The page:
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Child-Centred Child Support
Child support is the right of the child. As a noncustodial parent, you can’t negotiate to avoid paying it, and as a custodial parent, you cannot refuse it on your child’s behalf.
The amount of child support is generally set by the government and depends on the income of the paying parent. You can easily access a child support calculator and see what you are expected to pay or receive for child support on a monthly basis. That amount covers basic expenses for the child, for food, clothing, shelter, education and a few other basic necessities.
For anything outside of those expenses, parents must negotiate a fair amount.
Ganapathi Law Group can help you negotiate for a fair and reasonable amount of child support, whether you are the paying parent or the recipient on your child’s behalf. We encourage you to give us a call today at our Vancouver office to discuss your specific circumstances.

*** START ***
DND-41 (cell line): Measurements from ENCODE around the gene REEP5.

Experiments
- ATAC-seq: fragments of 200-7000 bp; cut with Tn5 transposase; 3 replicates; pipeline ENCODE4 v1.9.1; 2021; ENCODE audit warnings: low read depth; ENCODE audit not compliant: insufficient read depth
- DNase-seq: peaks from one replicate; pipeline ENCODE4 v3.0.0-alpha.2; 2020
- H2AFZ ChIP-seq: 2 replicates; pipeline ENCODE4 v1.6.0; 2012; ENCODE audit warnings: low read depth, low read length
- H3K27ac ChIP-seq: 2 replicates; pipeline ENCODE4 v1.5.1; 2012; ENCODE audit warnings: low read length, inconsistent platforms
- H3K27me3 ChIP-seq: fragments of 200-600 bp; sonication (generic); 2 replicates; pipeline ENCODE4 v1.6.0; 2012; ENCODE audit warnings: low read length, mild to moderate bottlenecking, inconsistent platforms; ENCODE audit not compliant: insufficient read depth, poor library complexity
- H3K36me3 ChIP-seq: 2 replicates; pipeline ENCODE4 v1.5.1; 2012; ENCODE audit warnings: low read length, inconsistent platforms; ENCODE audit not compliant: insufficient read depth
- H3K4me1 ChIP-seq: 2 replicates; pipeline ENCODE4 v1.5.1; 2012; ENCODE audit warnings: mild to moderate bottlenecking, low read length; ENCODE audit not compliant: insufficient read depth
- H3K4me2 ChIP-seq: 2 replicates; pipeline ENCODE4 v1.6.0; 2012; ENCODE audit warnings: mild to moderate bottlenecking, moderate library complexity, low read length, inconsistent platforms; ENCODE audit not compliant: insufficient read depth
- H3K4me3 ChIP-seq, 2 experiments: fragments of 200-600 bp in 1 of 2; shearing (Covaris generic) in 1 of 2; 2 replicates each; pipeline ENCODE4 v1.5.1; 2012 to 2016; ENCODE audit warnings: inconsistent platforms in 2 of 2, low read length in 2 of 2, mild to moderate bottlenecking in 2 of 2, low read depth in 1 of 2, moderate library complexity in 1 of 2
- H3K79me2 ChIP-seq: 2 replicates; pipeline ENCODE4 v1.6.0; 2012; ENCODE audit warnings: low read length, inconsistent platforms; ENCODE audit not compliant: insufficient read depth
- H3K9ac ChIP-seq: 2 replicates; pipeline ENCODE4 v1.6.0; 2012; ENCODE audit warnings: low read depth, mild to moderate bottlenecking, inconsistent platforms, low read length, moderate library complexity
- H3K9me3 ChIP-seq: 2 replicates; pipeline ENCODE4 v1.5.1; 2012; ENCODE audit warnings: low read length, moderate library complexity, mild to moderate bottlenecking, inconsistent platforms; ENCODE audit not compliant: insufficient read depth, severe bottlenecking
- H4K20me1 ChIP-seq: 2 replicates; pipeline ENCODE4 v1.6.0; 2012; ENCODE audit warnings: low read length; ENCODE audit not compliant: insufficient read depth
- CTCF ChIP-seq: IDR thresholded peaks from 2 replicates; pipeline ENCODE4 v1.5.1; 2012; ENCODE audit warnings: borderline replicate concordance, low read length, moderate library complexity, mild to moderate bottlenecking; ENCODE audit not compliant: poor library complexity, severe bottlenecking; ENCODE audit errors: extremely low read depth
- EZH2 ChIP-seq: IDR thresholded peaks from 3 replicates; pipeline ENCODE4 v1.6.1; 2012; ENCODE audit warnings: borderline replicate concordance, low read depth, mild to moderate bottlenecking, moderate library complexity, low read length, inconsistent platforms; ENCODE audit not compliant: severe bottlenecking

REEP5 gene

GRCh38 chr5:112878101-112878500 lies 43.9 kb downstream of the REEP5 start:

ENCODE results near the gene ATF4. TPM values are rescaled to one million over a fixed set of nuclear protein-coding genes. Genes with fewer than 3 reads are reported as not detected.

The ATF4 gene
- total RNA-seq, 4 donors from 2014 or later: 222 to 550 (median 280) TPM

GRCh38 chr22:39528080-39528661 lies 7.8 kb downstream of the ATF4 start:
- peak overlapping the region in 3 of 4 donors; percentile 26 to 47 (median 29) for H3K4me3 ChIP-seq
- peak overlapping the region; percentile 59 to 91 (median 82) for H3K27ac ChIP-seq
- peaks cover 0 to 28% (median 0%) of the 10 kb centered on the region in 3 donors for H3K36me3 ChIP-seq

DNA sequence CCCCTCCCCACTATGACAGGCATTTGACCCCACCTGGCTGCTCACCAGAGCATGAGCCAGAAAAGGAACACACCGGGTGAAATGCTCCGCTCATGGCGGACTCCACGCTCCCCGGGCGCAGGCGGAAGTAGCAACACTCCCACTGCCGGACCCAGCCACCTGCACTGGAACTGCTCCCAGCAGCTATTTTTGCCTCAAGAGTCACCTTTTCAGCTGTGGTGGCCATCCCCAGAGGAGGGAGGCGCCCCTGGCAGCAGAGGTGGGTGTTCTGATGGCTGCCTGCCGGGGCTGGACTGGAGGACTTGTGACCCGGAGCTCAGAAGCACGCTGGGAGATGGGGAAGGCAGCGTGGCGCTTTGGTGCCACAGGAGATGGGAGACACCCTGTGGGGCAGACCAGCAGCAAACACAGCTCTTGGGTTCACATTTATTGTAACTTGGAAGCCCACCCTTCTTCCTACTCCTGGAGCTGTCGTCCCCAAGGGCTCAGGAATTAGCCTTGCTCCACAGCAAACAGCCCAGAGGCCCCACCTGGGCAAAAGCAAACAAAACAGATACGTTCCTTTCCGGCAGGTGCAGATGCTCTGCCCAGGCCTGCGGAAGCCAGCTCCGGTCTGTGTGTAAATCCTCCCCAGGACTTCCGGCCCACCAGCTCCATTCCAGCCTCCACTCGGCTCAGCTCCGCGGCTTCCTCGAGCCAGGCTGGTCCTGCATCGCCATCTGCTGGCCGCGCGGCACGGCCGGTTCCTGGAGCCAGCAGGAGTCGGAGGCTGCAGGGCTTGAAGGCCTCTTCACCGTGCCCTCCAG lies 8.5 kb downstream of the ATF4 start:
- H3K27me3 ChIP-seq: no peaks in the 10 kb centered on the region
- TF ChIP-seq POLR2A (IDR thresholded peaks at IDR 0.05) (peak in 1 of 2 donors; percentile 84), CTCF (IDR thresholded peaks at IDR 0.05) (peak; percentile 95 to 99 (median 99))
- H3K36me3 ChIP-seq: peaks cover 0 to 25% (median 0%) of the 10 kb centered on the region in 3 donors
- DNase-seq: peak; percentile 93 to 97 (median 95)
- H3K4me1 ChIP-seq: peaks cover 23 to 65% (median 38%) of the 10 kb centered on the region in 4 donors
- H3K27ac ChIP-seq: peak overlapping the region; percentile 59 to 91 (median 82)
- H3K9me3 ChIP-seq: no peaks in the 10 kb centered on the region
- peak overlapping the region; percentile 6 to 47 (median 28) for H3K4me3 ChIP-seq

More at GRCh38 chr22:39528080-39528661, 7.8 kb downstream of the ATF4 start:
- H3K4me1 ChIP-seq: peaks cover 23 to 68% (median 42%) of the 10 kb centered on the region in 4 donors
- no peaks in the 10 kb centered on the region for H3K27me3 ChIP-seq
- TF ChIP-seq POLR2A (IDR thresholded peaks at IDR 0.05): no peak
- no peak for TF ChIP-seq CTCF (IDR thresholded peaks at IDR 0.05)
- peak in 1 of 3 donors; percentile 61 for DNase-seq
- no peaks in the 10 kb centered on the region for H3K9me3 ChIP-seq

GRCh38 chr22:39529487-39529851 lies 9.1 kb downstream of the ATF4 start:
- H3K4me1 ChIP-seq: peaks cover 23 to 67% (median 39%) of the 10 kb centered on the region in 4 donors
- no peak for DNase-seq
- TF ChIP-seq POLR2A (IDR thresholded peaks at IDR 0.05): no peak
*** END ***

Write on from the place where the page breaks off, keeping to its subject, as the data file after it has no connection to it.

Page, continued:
Going Beyond The Basic Amounts
Our lawyers will discuss a number of issues that may be contentious for you, including:
- Extraordinary expenses: If your child has special talents or skills, or special educational requirements, you may need to discuss who will pay for them. These may include things like extra coaching, expensive school trips, or tutors.
- Adult children: If your child has special needs, or is enrolled in secondary education, you may need to decide how much each parent will be paying for and how much the child will pay.
- Income: Sometimes parental income is difficult to determine. Income for small-business owners, or parents whose work is highly seasonal or dependant on variables outside of their control, may not be easily determined. You may also be in a situation where the parent paying child support hides or attempts to hide income in order to pay a lower amount of support.
- Shared residence: If the children split their time between the parents, child support must be calculated differently.
- Long-distance parenting: Occasionally the cost of having children travel to see their noncustodial parent must be factored into child support. Other interjurisdictional or international considerations may also affect support.